Game-changing hearing technology can benefit every baby born in Africa

Guy Merlin Ngounou’s Bendo enterprise has developed and patented equipment that tests hearing for everyone – from new-born babies to the elderly. Recognised as a considerable contribution to health systems, the technology is cheaper and more robust than existing products and its founder believes it can help Cameroon lead the way in hearing screening.

The inspiration behind Guy’s work, and the bright future ahead of Made in Africa medical devices, began in childhood. He knew what he wanted to do with his life from an early age: to improve the lives of others. Specifically, to improve the lives of deaf and hard of hearing people, having seen how something preventable and treatable could alter the course of someone’s life.

For more than a decade, he has been working with research centres, hospitals, laboratories and universities to test and develop medical devices focused on hearing.

When working as an engineer to fit hearing aids for patients, he was amazed when a doctor told him that nothing could be done for certain patients – patients who could not be helped by any hearing aid in the world. He also learned that most hospitals do not test babies’ hearing, even though it was well known that without early diagnosis and treatment they face a high risk of irreversible deafness.

Knowing that technology and surgery could change the life of a baby diagnosed as hearing deficient at birth, Guy was devastated by what he believed was an “avoidable tragedy”. How it could be avoided in the future was clear to him: an alternative diagnostic to the existing unreliable and expensive equipment, and educating parents about the importance of early detection tests. By making the neo-natal hearing test accessible and affordable, he could eliminate the risk of irreversible hearing loss.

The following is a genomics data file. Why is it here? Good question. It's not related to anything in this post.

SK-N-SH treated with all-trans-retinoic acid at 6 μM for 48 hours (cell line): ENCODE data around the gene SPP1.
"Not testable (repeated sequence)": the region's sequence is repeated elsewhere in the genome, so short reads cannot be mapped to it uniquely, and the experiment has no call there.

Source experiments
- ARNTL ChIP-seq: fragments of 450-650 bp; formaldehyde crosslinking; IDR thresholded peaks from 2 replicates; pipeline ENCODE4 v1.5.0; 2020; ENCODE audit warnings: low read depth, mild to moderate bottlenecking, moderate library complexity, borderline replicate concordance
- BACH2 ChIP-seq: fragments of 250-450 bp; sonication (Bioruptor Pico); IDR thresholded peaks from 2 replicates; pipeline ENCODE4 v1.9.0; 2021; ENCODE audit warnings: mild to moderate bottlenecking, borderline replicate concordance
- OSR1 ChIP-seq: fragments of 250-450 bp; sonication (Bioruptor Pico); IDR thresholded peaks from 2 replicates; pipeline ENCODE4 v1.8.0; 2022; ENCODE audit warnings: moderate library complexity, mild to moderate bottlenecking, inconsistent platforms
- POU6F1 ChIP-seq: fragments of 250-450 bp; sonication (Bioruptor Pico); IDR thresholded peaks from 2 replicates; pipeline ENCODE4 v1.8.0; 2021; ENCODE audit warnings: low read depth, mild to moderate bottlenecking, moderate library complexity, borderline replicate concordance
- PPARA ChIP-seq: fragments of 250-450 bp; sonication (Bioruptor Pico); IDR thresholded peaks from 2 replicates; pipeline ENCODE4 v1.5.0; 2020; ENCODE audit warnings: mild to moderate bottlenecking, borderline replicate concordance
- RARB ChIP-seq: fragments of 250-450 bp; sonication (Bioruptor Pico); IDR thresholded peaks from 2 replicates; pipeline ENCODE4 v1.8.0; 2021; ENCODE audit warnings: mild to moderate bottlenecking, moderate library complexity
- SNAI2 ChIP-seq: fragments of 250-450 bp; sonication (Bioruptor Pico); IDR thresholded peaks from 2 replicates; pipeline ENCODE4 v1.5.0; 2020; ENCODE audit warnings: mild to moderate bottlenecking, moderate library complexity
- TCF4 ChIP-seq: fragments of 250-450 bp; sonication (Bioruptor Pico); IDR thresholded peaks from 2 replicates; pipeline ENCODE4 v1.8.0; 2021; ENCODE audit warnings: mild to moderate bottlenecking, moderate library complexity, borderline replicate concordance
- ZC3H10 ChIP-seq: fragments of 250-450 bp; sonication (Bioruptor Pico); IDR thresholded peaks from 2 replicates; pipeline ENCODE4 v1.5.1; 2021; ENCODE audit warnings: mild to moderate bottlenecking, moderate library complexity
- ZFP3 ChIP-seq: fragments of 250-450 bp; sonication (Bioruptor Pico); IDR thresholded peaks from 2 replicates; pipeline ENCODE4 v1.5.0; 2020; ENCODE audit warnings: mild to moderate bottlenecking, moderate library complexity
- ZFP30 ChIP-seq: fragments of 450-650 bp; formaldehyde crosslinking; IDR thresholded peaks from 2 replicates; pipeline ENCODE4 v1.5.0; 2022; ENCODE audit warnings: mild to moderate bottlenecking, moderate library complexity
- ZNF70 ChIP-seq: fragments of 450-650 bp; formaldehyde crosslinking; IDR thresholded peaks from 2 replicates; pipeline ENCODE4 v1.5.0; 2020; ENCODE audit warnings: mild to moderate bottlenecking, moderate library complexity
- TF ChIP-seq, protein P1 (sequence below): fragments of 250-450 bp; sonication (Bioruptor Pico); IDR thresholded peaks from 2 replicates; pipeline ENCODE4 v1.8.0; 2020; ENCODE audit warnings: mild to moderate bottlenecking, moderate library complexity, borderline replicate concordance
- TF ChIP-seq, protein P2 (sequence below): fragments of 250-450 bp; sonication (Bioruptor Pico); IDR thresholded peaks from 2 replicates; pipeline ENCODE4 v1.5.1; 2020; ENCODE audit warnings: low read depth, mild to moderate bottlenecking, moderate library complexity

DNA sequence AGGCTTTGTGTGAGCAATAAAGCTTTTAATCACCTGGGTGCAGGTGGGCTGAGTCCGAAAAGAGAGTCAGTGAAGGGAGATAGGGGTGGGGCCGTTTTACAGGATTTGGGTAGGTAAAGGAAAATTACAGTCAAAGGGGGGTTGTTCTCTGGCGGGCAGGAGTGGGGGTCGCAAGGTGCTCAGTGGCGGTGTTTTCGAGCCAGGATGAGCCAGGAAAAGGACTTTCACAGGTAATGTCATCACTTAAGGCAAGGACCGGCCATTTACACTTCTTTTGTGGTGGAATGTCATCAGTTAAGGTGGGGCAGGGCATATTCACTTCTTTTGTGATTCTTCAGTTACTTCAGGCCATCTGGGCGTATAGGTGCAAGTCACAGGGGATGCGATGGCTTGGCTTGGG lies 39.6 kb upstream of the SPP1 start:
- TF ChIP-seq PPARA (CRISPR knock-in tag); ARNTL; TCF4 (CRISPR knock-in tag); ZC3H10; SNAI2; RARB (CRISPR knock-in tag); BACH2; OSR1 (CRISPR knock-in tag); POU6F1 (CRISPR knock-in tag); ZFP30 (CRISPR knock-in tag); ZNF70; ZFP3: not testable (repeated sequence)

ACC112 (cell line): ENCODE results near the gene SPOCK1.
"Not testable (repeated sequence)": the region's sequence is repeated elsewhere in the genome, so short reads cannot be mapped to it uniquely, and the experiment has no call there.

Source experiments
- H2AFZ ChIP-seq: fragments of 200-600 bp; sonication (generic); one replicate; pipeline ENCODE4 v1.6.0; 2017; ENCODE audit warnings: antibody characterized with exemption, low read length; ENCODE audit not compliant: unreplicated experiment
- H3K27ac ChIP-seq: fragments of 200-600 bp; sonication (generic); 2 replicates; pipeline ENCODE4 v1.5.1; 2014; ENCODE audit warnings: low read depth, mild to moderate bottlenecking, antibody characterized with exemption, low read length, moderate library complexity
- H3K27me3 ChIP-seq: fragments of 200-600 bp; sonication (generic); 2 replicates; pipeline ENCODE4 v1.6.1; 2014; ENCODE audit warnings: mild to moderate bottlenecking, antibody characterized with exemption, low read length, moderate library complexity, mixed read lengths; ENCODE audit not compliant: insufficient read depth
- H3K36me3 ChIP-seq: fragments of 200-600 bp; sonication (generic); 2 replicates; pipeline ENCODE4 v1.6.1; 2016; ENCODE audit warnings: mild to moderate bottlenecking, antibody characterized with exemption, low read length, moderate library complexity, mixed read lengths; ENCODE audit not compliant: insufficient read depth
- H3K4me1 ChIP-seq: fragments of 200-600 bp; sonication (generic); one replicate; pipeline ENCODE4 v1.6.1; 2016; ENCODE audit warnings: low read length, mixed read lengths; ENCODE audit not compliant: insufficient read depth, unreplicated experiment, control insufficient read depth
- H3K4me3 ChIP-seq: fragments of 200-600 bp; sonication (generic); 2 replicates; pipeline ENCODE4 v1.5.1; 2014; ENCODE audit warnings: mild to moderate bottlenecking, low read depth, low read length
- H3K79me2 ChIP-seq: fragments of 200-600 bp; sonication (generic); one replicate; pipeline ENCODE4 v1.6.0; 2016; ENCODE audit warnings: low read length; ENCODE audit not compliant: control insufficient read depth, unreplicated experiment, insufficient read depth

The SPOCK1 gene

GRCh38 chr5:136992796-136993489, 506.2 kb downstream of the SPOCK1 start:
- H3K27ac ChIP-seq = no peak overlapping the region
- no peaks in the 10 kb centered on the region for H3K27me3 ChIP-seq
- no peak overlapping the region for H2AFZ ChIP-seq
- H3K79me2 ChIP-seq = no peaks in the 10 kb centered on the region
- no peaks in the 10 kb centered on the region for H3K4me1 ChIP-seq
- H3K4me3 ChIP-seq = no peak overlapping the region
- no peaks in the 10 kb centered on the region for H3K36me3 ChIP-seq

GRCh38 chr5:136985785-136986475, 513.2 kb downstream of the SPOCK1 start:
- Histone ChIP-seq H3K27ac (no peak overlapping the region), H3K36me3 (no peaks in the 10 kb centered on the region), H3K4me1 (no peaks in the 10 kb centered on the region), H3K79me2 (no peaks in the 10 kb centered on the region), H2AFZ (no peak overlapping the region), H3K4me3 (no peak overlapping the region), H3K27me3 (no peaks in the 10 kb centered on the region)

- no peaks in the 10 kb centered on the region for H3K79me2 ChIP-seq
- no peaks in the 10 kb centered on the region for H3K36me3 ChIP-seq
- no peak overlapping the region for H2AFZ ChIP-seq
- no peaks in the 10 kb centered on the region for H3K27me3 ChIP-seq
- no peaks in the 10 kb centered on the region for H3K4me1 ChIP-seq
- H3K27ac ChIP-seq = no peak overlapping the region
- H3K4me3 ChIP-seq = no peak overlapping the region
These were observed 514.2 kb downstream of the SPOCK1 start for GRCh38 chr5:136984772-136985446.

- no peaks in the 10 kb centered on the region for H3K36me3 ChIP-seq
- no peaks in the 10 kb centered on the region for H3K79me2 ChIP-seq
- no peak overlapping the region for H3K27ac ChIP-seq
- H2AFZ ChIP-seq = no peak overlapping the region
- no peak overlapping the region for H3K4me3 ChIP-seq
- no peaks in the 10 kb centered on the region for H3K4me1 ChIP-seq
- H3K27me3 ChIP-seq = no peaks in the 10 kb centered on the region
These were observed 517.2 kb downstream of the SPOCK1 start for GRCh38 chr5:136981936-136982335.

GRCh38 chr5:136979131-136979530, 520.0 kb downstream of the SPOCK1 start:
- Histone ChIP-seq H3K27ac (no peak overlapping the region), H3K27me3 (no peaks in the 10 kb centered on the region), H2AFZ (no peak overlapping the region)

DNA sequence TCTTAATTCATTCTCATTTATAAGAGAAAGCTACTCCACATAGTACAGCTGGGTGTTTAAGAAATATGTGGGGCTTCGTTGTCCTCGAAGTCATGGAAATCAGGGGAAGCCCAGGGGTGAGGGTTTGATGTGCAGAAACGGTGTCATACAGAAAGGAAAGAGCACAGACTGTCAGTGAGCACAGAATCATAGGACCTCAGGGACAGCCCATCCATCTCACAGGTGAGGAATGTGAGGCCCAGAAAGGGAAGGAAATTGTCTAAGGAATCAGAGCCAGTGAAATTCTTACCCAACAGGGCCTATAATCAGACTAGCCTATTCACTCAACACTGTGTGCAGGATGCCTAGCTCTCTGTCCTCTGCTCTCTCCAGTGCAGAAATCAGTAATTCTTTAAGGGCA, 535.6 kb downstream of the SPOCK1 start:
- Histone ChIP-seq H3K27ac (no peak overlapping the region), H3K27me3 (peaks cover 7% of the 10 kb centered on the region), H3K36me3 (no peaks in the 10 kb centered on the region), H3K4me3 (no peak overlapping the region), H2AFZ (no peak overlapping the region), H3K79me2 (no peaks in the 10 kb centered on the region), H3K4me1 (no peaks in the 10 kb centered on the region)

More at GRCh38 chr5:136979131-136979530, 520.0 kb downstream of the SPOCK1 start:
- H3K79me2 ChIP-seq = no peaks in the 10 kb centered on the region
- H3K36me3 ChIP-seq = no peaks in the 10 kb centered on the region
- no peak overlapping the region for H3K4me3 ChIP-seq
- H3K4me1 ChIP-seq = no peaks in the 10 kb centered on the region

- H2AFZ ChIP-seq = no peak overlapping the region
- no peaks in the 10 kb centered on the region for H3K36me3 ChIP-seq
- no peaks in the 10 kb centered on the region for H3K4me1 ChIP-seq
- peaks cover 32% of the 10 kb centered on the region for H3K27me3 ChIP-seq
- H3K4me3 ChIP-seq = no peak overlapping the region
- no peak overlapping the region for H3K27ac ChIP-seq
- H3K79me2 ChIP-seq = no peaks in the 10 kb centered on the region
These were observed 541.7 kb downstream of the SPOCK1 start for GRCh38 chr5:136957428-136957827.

Finding a solution to this dual problem is what drove him to enroll in a PhD at the école polytechnique de Yaoundé in 2015 and get to work on building affordable reliable hearing diagnostic technology.

3 years later, he had developed Son’OR, supported by the Swiss Embassy in Cameroon as well as EPFL Lausanne. With a much lower cost (20–25%) and greater dependability than its predecessors, the technology was approved by Cameroon’s Ministry of Health and rolled out in a number of hospitals in the country. Since then, he has been working with hospitals in Cameroon, Mozambique and Gabon to integrate the technology.

With detection as the first step in treating people who are deaf and hard of hearing, Guy has also undertaken the second step – developing the Balafon hearing aid. This will be the next step in his journey to improve the hearing industry in Africa.

In 2020, he won the PicthMyApp “OPEN INNOVATION” award organised by African Digital Story. Unfortunately, the arrival of COVID-19 interrupted the opportunities offered by this award, including a VIP pass to attend and participate in VivaTech in Paris.

Like many entrepreneurs, Guy has learnt that scaling and implementing a new product doesn’t happen over night. Doctors and parents are not yet familiar with the technology and everyone needs to be convinced of the benefits of a test. While cost is a less sensitive issue, it remains a barrier, with funding necessary to support parents and encourage universal adoption in African hospitals. Guy has run several campaigns to raise awareness around early detection and, importantly, to make it accessible to families who could not afford it otherwise.

In October 2022, a private foundation will fund a fresh hearing detection campaign in primary school in the western part of Cameroon and Guy hopes that other similar foundations or individuals (especially from the African diaspora) will join the initiatives towards more detection throughout the country and on the continent. It is Bendo’s hope that more and more children can look forward to a bright and loud future.

We are proud to be connected with people like Guy, his company Bendo and the important work he is doing to strengthen African health systems. Anyone interested in learning more about his project and supporting through funding or collaboration on the detection campaign can contact

Hearing Aid And Audiology. Handicap